#lasvegasshowgirl - Rose

October 02, 2016  •  Leave a Comment

#lasvegasshowgirl - Rose#lasvegasshowgirl - RoseWhat does the phrase "Body Positive" mean to you?
Body positive means not being afraid to show my body. Not being shy. Being proud of what God gave me.

Why is performing important to you?
I've always performed in one way or another. I love moving my body to music. It's what I love. It's all about the music. I love to move my body to the rhythm.

What was it about your chosen art form that drew you?
I've always been into dance of all kinds. When I was a little girl, my favorite movie was Gypsy. I used to dance in the mirror and pretend I was Gypsy Rose Marie, instead of Gypsy Rose Lee. I was always drawn to burlesque. I love the art of the tease. I've always been considered a tease myself. I started studying burlesque 8 years ago, and have been constant student. It wasn't until I suggested I join Elvis for this year's America's Got Talent auditions that I started performing it. And now from a fluke, I'm getting jobs as a dancer!

What has your journey to body positivity been like?
My journey to acceptance was sudden. I was a Catholic school girl, a cheerleader, and a tease, but pretty innocent, really. I was a working makeup artist and a 49er cheerleader when I got married in my early 20s. My honeymoon was a surprise. I found myself at a nude resort on a tropical island. I had barely taken my clothes off for anyone including my husband, and I was at a nude resort. I had to decide if I was going to stay in my room, clothed, or be nude in front of a bunch of strangers. I wore my two piece bathing suit to the nude only beach, and was soon approached by two female security people who told me I couldn't have clothes on. When I didn't respond immediately, one of them told me to look around the beach at all the varieties of bodies, and told me that I wasn't any different from all of the others. I realized the wide variety of ages, shapes, sizes, and colors, and really looked at the other people and took it in. And they looked at me since I was the one with clothes on which made me stand out. When the suit was off, I no longer stood out. It was an abrupt lesson in body acceptance, but experience forced me to learn to become comfortable with showing my body.

What, if any, impression(s) do you hope your audience walks away from your performances with?
I don't care. I'm doing it to enjoy myself. I just go up on stage, and act like myself.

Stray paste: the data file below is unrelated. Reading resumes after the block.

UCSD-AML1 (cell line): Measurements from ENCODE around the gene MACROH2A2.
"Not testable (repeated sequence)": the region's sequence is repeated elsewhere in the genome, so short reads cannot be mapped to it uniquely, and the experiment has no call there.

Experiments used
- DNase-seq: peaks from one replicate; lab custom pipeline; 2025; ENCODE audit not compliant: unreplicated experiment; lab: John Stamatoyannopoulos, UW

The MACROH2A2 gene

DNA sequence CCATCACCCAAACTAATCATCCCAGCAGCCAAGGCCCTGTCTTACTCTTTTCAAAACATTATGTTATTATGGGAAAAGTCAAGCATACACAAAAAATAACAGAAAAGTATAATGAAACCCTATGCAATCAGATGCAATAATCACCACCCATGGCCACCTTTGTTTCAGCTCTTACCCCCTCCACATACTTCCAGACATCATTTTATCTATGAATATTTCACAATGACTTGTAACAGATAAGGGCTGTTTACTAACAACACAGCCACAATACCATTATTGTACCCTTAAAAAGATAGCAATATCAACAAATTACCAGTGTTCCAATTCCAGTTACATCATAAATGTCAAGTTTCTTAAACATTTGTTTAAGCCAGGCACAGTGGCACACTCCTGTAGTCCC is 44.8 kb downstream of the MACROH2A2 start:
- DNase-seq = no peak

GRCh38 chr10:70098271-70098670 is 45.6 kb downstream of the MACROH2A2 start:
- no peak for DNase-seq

What do you want people to know about your story as it relates to participating in this project?
Age is no object! I'm in my middle sixties. I'm living the dream!

 

What does the phrase "Body Positive" mean to you?
Body positive means not being afraid to show my body. Not being shy. Being proud of what God gave me.

Why is performing important to you?
I've always performed in one way or another. I love moving my body to music. It's what I love. It's all about the music. I love to move my body to the rhythm.

What was it about your chosen art form that drew you?
I've always been into dance of all kinds. When I was a little girl, my favorite movie was Gypsy. I used to dance in the mirror and pretend I was Gypsy Rose Marie, instead of Gypsy Rose Lee. I was always drawn to burlesque. I love the art of the tease. I've always been considered a tease myself. I started studying burlesque 8 years ago, and have been constant student. It wasn't until I suggested I join Elvis for this year's America's Got Talent auditions that I started performing it. And now from a fluke, I'm getting jobs as a dancer!

What has your journey to body positivity been like?
My journey to acceptance was sudden. I was a Catholic school girl, a cheerleader, and a tease, but pretty innocent, really. I was a working makeup artist and a 49er cheerleader when I got married in my early 20s. My honeymoon was a surprise. I found myself at a nude resort on a tropical island. I had barely taken my clothes off for anyone including my husband, and I was at a nude resort. I had to decide if I was going to stay in my room, clothed, or be nude in front of a bunch of strangers. I wore my two piece bathing suit to the nude only beach, and was soon approached by two female security people who told me I couldn't have clothes on. When I didn't respond immediately, one of them told me to look around the beach at all the varieties of bodies, and told me that I wasn't any different from all of the others. I realized the wide variety of ages, shapes, sizes, and colors, and really looked at the other people and took it in. And they looked at me since I was the one with clothes on which made me stand out. When the suit was off, I no longer stood out. It was an abrupt lesson in body acceptance, but experience forced me to learn to become comfortable with showing my body.

What, if any, impression(s) do you hope your audience walks away from your performances with?
I don't care. I'm doing it to enjoy myself. I just go up on stage, and act like myself.

What do you want people to know about your story as it relates to participating in this project?
Age is no object! I'm in my middle sixties. I'm living the dream!

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